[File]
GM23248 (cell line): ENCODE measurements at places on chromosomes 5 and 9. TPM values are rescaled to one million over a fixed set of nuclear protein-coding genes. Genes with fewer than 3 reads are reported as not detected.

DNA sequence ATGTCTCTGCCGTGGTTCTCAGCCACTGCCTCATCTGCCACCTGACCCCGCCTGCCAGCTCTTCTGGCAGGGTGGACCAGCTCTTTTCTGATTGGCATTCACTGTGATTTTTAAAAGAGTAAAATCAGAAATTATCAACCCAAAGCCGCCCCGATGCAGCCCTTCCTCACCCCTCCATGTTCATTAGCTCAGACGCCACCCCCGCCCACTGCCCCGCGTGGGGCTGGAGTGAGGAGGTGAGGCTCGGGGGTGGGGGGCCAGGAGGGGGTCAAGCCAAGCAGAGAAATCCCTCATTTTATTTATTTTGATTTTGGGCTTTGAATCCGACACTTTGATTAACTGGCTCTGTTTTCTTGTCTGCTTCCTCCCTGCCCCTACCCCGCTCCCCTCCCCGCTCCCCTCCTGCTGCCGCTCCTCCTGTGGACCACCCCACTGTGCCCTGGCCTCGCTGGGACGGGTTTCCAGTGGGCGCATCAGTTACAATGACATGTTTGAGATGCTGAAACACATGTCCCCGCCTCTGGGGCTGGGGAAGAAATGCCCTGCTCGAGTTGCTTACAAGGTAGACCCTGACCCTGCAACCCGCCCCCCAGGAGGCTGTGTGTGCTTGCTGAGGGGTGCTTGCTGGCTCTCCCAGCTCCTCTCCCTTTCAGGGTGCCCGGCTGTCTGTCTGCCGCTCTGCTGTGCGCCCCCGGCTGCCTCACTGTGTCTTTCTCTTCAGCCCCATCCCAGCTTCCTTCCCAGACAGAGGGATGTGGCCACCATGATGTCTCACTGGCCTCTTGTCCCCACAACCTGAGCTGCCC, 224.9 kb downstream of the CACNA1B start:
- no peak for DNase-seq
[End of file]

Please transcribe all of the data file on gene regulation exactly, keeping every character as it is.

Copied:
GM23248 (cell line): ENCODE measurements at places on chromosomes 5 and 9. TPM values are rescaled to one million over a fixed set of nuclear protein-coding genes. Genes with fewer than 3 reads are reported as not detected.

DNA sequence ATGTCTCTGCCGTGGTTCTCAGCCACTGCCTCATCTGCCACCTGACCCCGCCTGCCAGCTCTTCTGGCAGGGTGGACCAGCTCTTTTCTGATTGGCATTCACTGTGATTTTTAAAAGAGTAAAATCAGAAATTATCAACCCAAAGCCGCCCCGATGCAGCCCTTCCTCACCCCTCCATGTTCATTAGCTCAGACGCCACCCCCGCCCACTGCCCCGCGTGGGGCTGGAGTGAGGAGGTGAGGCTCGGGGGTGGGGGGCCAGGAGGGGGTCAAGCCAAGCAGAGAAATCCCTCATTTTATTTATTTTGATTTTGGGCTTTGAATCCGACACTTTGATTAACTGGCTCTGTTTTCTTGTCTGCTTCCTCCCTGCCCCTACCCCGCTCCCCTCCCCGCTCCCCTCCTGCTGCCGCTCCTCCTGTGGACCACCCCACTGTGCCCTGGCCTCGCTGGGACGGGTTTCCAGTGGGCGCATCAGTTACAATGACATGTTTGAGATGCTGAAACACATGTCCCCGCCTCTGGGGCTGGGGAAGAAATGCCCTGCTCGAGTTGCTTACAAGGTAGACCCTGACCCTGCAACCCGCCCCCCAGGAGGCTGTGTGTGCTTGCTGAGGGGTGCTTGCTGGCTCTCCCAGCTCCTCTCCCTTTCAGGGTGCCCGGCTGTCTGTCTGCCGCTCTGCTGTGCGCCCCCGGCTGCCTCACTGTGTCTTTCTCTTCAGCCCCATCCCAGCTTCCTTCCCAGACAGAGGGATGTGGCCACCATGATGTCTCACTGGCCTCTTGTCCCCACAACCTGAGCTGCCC, 224.9 kb downstream of the CACNA1B start:
- no peak for DNase-seq